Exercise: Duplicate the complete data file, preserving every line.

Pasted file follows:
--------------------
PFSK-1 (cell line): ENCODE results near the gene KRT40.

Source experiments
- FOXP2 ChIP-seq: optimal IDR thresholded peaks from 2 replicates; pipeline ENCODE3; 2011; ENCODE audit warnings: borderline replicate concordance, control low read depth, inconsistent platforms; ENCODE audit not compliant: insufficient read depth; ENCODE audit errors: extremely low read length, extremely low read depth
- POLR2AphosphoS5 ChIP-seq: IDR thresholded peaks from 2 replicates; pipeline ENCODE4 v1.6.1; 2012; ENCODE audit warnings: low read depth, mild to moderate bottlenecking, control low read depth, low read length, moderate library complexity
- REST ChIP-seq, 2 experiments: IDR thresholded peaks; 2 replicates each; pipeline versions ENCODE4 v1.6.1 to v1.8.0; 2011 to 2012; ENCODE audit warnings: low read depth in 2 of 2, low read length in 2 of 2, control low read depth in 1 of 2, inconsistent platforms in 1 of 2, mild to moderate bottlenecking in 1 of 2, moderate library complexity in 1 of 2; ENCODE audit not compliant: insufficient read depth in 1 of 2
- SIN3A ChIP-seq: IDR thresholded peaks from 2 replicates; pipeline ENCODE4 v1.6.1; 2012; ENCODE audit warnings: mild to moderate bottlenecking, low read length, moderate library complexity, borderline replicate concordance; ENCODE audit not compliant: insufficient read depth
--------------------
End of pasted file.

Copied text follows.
PFSK-1 (cell line): ENCODE results near the gene KRT40.

Source experiments
- FOXP2 ChIP-seq: optimal IDR thresholded peaks from 2 replicates; pipeline ENCODE3; 2011; ENCODE audit warnings: borderline replicate concordance, control low read depth, inconsistent platforms; ENCODE audit not compliant: insufficient read depth; ENCODE audit errors: extremely low read length, extremely low read depth
- POLR2AphosphoS5 ChIP-seq: IDR thresholded peaks from 2 replicates; pipeline ENCODE4 v1.6.1; 2012; ENCODE audit warnings: low read depth, mild to moderate bottlenecking, control low read depth, low read length, moderate library complexity
- REST ChIP-seq, 2 experiments: IDR thresholded peaks; 2 replicates each; pipeline versions ENCODE4 v1.6.1 to v1.8.0; 2011 to 2012; ENCODE audit warnings: low read depth in 2 of 2, low read length in 2 of 2, control low read depth in 1 of 2, inconsistent platforms in 1 of 2, mild to moderate bottlenecking in 1 of 2, moderate library complexity in 1 of 2; ENCODE audit not compliant: insufficient read depth in 1 of 2
- SIN3A ChIP-seq: IDR thresholded peaks from 2 replicates; pipeline ENCODE4 v1.6.1; 2012; ENCODE audit warnings: mild to moderate bottlenecking, low read length, moderate library complexity, borderline replicate concordance; ENCODE audit not compliant: insufficient read depth